Passive investing peaks as times change
David Rogers, 15 October 2016
Could this month’s mammoth $422 billion Janus-Henderson Group merger signal the high-water mark for passive investing?
Changes in technology, regulation and central bank policies have certainly favoured passive over active investing in recent years, driving extraordinary market share growth for the index huggers.
But as the US Federal Reserve inches closer to its second interest rate rise, the European Central Bank floats a “tapering” of its quantitative easing program and the Bank of Japan nears the limits of its own stimulus programs, it’s worth considering potential implications for funds management.
Fund managers have been throwing their hands up in the air — giving up on their ability to do any better than the momentum of the market. But if CLSA is right, the stock pickers should be doing what Henderson and Janus are doing — aggressively gearing up on active investing capacity.
“Here’s an idea: what if we are at ‘peak passive’?” asks CLSA analyst Jan Van Der Schalk.
If not for the unprecedented liquidity central banks have provided via quantitative easing and record-low interest rate since the global financial crisis, investors who would have otherwise happily stayed in cash and term deposits have been forced to seek acceptable returns in equities. The multi-year uptrend in “defensive yield” and large safe stocks has made it harder for active investors to add value.
Combined with greater regulatory compliance and technological change that has facilitated the rise of “robo” advice and “thematic” investing via exchange-traded funds, the highly distorted nature of the market has certainty favoured the index huggers.
Active vs passive funds
Assets under management $bn
Source: Investment Company Institute
But what if the tailwinds for passive investing are abating? As far as Van Der Schalk is concerned, the impending marriage of two heavyweight active managers is creating across-the-board leverage to the “roaring comeback of alpha” — the excess returns of a fund relative to a benchmark. In his view Janus-Henderson is not just about cutting costs to cope with increasing regulation and compete with lower costs on the passive side of the industry.
“Do you really care about costs if you are getting outperformance?” Van Der Schalk asks. “You’ve seen a wall of cheap money flow into equities and in a rising market, differentiation has been incredibly hard. People have sought lower costs because every manager has had to deal with more regulation and better technology. But this isn’t entirely secular. At some point in the next 12 months I think we can say the tap of cheap money is being turned off.”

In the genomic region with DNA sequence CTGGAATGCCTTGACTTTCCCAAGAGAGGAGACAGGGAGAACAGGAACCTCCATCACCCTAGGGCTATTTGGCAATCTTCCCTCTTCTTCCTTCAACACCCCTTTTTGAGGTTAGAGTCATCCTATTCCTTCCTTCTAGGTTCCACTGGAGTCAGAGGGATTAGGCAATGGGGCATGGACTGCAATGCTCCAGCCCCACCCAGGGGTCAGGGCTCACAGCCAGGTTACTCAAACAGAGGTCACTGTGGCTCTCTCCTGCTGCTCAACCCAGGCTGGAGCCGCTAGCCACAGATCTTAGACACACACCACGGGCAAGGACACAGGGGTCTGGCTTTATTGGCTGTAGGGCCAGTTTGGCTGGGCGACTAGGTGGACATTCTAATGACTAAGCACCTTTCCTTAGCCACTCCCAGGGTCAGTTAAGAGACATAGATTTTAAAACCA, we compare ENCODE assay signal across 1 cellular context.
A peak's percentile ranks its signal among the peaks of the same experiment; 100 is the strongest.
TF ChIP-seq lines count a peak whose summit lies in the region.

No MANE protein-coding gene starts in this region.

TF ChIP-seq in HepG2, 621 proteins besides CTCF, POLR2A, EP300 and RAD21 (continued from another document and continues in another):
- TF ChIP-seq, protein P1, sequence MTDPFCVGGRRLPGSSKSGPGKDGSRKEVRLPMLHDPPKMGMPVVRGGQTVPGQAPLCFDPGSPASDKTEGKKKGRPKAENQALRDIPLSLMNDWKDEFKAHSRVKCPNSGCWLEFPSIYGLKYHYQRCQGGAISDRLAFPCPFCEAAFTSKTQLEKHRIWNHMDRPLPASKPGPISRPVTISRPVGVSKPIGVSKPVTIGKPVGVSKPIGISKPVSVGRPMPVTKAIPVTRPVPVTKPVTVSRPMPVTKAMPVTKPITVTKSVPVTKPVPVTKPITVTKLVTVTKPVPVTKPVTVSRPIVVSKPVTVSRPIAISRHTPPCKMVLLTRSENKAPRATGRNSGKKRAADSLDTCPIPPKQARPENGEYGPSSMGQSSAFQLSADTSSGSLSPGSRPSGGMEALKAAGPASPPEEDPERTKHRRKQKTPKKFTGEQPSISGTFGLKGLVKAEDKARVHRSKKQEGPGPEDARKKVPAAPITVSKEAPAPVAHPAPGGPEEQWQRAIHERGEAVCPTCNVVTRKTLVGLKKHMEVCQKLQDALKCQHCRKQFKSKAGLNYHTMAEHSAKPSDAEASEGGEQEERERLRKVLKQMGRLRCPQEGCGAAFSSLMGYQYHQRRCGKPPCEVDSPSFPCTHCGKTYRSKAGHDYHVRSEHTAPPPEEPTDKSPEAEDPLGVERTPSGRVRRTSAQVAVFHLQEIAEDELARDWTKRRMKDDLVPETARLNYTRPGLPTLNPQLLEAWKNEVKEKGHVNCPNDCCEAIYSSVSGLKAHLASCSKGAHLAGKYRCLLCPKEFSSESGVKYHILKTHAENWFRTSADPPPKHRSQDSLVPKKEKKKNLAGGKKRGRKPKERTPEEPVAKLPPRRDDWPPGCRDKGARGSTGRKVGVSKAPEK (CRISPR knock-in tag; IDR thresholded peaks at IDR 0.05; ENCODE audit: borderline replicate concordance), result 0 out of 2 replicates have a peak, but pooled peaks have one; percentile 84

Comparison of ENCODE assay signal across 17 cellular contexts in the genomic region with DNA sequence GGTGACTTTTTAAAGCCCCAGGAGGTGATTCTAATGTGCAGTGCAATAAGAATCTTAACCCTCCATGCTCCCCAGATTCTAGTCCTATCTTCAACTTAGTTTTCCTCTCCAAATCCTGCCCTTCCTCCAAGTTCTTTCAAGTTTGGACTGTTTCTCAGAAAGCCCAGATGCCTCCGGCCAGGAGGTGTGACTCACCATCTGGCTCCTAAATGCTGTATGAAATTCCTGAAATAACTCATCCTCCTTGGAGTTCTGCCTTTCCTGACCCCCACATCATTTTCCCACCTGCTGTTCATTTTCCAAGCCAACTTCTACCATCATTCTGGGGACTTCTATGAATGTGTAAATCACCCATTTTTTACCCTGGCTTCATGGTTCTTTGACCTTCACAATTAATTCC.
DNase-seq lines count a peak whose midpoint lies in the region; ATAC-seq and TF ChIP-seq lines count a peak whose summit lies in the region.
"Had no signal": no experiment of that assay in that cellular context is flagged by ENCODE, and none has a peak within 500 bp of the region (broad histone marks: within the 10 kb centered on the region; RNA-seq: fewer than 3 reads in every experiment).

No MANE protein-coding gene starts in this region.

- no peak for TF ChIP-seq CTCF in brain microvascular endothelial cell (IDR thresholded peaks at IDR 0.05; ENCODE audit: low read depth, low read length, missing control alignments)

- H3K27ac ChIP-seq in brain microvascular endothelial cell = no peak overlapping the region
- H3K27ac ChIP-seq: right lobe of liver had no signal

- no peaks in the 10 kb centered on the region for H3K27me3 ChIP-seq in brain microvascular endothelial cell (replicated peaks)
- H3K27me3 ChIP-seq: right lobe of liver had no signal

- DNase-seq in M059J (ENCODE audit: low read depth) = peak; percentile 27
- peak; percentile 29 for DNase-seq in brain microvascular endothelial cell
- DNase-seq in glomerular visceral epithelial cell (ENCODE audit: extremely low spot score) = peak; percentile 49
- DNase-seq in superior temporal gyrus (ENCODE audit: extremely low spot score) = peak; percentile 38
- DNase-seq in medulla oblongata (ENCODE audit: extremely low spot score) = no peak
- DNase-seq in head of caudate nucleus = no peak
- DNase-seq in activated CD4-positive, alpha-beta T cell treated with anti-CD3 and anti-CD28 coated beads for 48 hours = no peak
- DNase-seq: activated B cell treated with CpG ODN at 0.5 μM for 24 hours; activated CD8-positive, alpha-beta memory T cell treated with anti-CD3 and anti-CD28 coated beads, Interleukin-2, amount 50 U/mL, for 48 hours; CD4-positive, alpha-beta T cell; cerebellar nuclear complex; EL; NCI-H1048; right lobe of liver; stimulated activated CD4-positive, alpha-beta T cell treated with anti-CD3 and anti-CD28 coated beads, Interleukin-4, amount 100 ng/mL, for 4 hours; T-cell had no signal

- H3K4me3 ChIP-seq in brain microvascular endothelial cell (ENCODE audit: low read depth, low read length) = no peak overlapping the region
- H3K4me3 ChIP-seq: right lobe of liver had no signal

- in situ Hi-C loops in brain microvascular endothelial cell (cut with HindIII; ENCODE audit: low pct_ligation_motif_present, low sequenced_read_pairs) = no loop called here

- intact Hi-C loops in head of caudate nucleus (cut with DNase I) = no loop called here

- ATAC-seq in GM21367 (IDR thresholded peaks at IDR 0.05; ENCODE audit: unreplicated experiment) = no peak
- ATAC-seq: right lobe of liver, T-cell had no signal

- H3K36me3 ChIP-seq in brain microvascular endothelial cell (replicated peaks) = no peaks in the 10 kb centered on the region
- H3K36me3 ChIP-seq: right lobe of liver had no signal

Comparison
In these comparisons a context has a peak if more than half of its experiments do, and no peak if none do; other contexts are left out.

To be sure, quantitative easing in Europe and Japan won’t be turned off all of a sudden and official interest rates aren’t expected to shoot up around the world as weak demographics, low energy prices and technological change are expected to keep inflation low for years to come.
But at a minimum, central banks will have less firepower to deal with any shocks. The US Federal Reserve has typically needed to cut rates by about 400 points to deal with any such shocks in the past. As Chicago Fed governor Charles Evans acknowledged this week, even if the Fed funds rate regains 1 per cent next year in line with the “dot plot”, the Fed will have very little firepower at a time when US economic recovery could be considered long in the tooth. Indeed, a global “shock” could be considered overdue, even if the market has so far bucked the spectre of Brexit and Trump.
“We are facing a massive deleveraging moment when assets that have been pushed up by cheap money will come back to earth,” CLSA’s Van Der Schalk says. “As we get back to more realistic valuations, the opportunity for outperformance from stocks pickers increases diametrically. Suddenly the gap between active and passive gets huge because passive gets slammed. If active starts to outperform, where do you think the money is going to go?”
In that regard, Janus-Henderson could be smart on at least two levels.
If the “undifferentiated” period favours passive investing for a while longer, then they’ve built a defensive moat by stripping out fixed costs. Of course they could also be betting that we are at “peak passive”. If the market moves sideways, or worse still, deleverages, Janus-Henderson joint CEOs Andrew Formica and Dick Weil will have created a huge organisation geared to stock picking.
Both refused to be drawn this week on what their tie-up means for the industry, but analysts expect greater consolidation. Macquarie Group could take a look at something like Jupiter in Britain, shares of which jumped 6 per cent when the Janus-Henderson deal was announced.
Van Der Schalk says some of Australia’s biggest funds management firms could lose out because they essentially track against a benchmark and will need to “massively change their DNA” if we go back into a world where absolute rather than relative performance matters.
“The household names — the big funds — in Australia face a future where stock picking and generating significant outperformance will probably be the driver of success,” he says. “That will be a significant shift in investment style from the way they operate today.”